The current debates and ongoing controversies surrounding Irish Water have clearly led to a certain degree of panic in Government circles with new policies and proposals emerging in an ad hoc manner as the crisis continues which have certainly fed the ongoing protests. The right to protest against a Government is a crucial part of any modern democracy and is a well recognised manifestation of the rights of freedom of expression and assembly. More unusually however, are protests which target the President of the Ireland such as those seen in the last few days. There have been suggestions that protesters are disappointed that the President signed the bill to bring about Irish Water and as a result has been targeted.
My colleague at NUIG, Dr Eoin Daly has argued that we over constitutionalise our politics far too often in Ireland and I would tend to agree. The Office of the President is often seen as being “above politics” however, as my colleague at UCD John O’Dowd notes that does not absolve the President of any and all criticism.
There is however a generally accepted convention that the Government in particular should not be seen to criticise the President (although in practice this seems to broadly apply to all elected officials). The most famous example of the operation of this convention arose in 1976. President Ó Dálaigh referred a piece of anti-terrorism legislation to the Supreme Court using the powers under Article 26 and subsequently the then Minister for Justice Paddy Donegan criticised this decision. Although Minister Donegan offered his resignation to the Taoiseach for the perceived flouting of the convention the resignation was not accepted and President Ó Dálaigh himself resigned when it was clear that Minister Donegan was to carry on in office. In the years since successive Governments have tended to avoid criticising the President openly even in circumstances where is was widely known that there were very significant strained relationships between various Presidents and the Governments of the the day.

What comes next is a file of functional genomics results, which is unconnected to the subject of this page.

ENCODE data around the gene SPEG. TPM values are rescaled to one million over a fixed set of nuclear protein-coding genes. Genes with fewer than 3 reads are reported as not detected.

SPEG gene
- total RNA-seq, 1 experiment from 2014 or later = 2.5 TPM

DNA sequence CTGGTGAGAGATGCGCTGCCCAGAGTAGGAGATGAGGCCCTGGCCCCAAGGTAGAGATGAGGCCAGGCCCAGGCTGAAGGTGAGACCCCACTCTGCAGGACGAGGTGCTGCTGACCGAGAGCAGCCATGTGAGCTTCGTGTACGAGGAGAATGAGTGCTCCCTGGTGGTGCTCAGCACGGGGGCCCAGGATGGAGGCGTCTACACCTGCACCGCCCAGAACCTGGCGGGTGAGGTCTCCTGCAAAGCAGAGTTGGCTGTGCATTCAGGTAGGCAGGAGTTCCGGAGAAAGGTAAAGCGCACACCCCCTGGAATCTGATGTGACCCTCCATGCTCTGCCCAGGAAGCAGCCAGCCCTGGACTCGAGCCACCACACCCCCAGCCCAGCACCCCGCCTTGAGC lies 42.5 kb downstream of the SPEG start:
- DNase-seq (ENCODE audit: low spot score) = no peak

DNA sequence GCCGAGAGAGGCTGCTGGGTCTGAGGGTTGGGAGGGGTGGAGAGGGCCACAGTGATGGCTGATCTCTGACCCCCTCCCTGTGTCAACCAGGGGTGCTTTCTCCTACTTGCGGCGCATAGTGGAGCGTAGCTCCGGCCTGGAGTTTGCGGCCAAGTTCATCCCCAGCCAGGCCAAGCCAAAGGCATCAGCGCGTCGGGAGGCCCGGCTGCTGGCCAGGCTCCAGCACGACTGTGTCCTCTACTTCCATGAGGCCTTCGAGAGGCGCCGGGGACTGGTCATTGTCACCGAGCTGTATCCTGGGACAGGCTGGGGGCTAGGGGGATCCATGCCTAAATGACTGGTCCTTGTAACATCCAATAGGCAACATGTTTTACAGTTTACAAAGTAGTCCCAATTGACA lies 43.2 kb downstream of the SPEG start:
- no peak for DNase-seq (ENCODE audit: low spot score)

For their part successive Presidents have respected the limits of their constitutionally defined roles albeit with some of the more recent occupants willing to push those same limits. When it comes to the day to day running of the State the President’s role is very much confined and the Office lacks any role in formulating national policy.
There was however a potential interesting avenue which was mooted but not explored during the debates over Irish Water concerning a power vested in the Seanad and the President by Article 27 of the Constitution. Article 27 allows for the a majority of Senators in conjunction with 1/3 of the Dáil to petition the President to refer a bill, such as some (but not all) of the proposed bills in connection with Irish Water, to the Irish people. The President would then have to decide if such a bill should be referred to the Irish people after consulting with his Council of State. If he were to decide to do so then the people would ultimately get a say in whether the bill would become law. In the event that the people were to reject the bill the President would then decline to sign the bill.
If this happened the rejected bill would have either needed to be completely reconsidered and redrafted or approved at a later date by the Irish people or a newly convened Dáil with a fresh democratic mandate. Essentially if the people rejected such a bill it would be dead in the water. It is important to note that the Article 27 procedure is not open to every single bill in a straight forward manner (typically what are known as money bills are excluded).
While the current political make-up of the Dáil and the Seanad it is entirely within the realms of possibility that sufficient votes could be mustered to force such a situation and could ultimately represent a vindication of the people’s decision to keep the Seanad the passing of and signing into law of the parent bill however would seem to diminish the likelihood of any Article 27 procedure being invoked.
There were a number of calls made for the President to refuse to sign the bill however in the absence of any Article 27 procedure there would be no authority for him to refuse to do so. Clearly in the President’s mind there was a lack of any sufficient doubts as to the constitutionality of the bill to assemble the Council of State and invoke the Article 26 referral procedure. When this happens the President, after consulting with the Council of State, can decide to refer a bill to the Supreme Court who adjudicate on the constitutionality of the referred legislation. It is difficult to see any particular element of the Irish Water legislation which could have given rise to concern from a constitutional point of view. The President was left with no option but to sign the bill which had been passed by both Houses.
If there is to be any constitutional role in the Irish Water saga now it’ll have emerge from challenges to the legislation and its operation rather than a prescribed constitutional process. It is worth noting that if the President had chosen to refer the bill to the Supreme Court and if the Court had upheld the constitutionality of the bill it would have been immune from any further challenge.
Dr Seán Ó Conaill is a lecturer in Constitutional Law at University College Cork.